Generalized edema refers to fluid accumulation that affects the whole body rather than particular organs or body areas.
Some examples of organ-specific edema include:
- Cerebral edema (involving the brain)
- Pulmonary edema (involving the lungs)
- Macular edema (involving the eyes)
In generalized edema, fluid collects in the interstitial tissues, either because more fluid is being secreted or because removal of the fluid is failing.
The effects of gravity mean the swelling is often most marked in the lower body. For example, if a person is ambulant or able to walk, the fluid mainly gathers around the feet and ankles, while individuals who are bedridden tend to have more widespread edema.
Generalized edema is often a feature of heart failure, when the hydrostatic pressure in the blood vessels rises. In conditions such as nephrotic syndrome and liver failure, the oncotic pressure often falls. These underlying conditions can cause a generalized edema that affects peripheral tissues and several organs. For instance, heart failure can cause pulmonary edema, ascites (fluid collection around the abdominal organs), pleural effusions (fluid in the lungs) as well as peripheral edema (swelling in the lower limbs).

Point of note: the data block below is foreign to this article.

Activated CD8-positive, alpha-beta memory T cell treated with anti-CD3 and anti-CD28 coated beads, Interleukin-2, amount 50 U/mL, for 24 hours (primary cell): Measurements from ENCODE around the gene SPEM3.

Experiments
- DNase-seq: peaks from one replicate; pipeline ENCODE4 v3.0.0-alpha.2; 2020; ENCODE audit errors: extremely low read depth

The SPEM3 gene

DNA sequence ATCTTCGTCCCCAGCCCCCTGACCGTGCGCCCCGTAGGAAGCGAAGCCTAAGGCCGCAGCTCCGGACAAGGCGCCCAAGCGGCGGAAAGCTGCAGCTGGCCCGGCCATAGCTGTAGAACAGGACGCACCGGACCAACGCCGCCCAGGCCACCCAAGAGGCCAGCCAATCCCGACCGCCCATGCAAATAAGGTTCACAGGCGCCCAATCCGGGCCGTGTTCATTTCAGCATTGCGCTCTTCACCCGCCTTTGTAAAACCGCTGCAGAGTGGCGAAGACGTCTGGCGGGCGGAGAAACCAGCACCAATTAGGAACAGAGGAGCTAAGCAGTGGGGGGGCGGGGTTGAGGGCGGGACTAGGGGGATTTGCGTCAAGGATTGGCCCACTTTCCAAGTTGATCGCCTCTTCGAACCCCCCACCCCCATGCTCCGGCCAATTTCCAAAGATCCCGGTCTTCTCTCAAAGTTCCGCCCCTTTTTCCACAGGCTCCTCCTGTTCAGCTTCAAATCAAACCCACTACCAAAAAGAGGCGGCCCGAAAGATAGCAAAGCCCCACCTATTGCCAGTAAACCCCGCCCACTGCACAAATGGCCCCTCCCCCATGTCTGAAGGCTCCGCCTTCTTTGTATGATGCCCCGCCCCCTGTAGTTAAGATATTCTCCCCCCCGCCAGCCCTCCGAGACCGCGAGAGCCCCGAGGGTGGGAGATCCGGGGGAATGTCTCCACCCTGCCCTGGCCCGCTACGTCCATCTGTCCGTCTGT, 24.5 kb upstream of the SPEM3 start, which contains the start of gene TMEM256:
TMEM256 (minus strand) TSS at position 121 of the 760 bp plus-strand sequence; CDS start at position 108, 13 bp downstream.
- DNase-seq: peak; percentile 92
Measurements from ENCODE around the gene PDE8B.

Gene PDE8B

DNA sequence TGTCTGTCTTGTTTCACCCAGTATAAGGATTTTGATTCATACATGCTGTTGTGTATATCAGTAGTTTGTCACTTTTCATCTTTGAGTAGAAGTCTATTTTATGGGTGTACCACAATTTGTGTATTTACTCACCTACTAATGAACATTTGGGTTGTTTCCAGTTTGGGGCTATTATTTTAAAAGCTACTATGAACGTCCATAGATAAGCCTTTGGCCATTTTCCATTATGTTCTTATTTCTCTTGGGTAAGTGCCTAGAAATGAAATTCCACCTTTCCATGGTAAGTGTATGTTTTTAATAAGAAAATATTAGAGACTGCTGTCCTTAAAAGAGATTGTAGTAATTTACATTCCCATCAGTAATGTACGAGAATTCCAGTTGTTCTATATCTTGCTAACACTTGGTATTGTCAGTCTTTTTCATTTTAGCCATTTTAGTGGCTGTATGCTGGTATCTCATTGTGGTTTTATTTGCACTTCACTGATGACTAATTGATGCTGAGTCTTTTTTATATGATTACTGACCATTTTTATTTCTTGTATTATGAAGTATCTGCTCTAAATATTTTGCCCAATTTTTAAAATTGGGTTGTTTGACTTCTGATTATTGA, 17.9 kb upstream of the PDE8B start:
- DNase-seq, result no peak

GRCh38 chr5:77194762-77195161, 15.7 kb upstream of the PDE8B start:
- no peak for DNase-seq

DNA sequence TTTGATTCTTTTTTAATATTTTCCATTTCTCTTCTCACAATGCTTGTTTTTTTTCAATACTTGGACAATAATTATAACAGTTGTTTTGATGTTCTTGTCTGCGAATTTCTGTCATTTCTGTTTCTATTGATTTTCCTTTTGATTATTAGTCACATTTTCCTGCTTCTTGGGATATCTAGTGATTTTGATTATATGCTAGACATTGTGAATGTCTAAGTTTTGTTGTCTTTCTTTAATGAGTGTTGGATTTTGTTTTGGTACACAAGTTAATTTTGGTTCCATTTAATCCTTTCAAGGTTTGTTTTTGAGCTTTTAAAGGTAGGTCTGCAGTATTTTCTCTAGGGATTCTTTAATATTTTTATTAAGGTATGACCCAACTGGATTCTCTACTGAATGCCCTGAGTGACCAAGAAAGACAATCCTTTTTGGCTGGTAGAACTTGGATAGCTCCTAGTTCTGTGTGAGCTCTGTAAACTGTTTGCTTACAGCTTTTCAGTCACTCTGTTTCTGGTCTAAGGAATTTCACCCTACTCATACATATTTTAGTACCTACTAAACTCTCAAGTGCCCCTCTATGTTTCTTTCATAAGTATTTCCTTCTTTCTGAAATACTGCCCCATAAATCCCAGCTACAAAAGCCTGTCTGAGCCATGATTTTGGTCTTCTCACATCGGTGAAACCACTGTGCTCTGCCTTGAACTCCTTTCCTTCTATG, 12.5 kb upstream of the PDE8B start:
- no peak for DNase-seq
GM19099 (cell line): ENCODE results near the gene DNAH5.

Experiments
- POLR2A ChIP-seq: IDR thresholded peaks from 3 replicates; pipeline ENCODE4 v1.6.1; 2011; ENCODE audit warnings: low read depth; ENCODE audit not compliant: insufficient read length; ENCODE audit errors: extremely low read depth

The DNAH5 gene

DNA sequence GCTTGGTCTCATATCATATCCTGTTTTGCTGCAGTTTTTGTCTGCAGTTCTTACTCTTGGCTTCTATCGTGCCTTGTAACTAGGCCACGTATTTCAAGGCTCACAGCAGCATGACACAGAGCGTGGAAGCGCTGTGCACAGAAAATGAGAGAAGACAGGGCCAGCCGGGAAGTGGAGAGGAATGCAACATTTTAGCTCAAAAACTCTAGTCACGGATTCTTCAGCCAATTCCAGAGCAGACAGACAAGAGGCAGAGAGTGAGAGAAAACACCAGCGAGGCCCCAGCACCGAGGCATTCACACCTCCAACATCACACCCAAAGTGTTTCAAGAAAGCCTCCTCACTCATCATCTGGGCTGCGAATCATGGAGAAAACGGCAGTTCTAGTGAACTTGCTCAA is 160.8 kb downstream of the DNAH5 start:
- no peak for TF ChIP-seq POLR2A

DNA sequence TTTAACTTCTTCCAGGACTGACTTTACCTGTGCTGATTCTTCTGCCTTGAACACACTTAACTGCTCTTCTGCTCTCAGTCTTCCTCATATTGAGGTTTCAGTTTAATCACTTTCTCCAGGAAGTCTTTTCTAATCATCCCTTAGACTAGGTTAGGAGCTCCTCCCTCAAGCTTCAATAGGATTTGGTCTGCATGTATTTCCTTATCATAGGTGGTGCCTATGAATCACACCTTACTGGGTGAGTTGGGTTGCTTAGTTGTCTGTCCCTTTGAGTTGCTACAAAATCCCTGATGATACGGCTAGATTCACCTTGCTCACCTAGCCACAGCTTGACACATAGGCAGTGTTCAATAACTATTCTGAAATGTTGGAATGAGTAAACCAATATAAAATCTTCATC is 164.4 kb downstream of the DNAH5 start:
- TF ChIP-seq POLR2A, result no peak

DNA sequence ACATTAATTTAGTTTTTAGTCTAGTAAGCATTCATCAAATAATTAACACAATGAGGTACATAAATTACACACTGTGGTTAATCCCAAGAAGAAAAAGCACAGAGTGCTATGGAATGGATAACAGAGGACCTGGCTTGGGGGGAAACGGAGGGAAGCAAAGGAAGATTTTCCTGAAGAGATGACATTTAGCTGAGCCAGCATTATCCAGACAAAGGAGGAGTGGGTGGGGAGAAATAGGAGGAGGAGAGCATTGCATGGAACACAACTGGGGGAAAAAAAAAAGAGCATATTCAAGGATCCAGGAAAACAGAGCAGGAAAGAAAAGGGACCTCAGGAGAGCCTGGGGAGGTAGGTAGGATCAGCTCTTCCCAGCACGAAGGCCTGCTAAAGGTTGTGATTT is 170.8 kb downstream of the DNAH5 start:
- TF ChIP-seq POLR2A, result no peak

Edema due to nephrotic syndrome is often caused by alterations in the capillary structure of the glomeruli, changes that occur to some extent in most other bodily tissues.
Several medications may also cause generalized edema, such as the blood pressure lowering calcium channel blockers and vasodilators.
Reviewed by Sally Robertson, BSc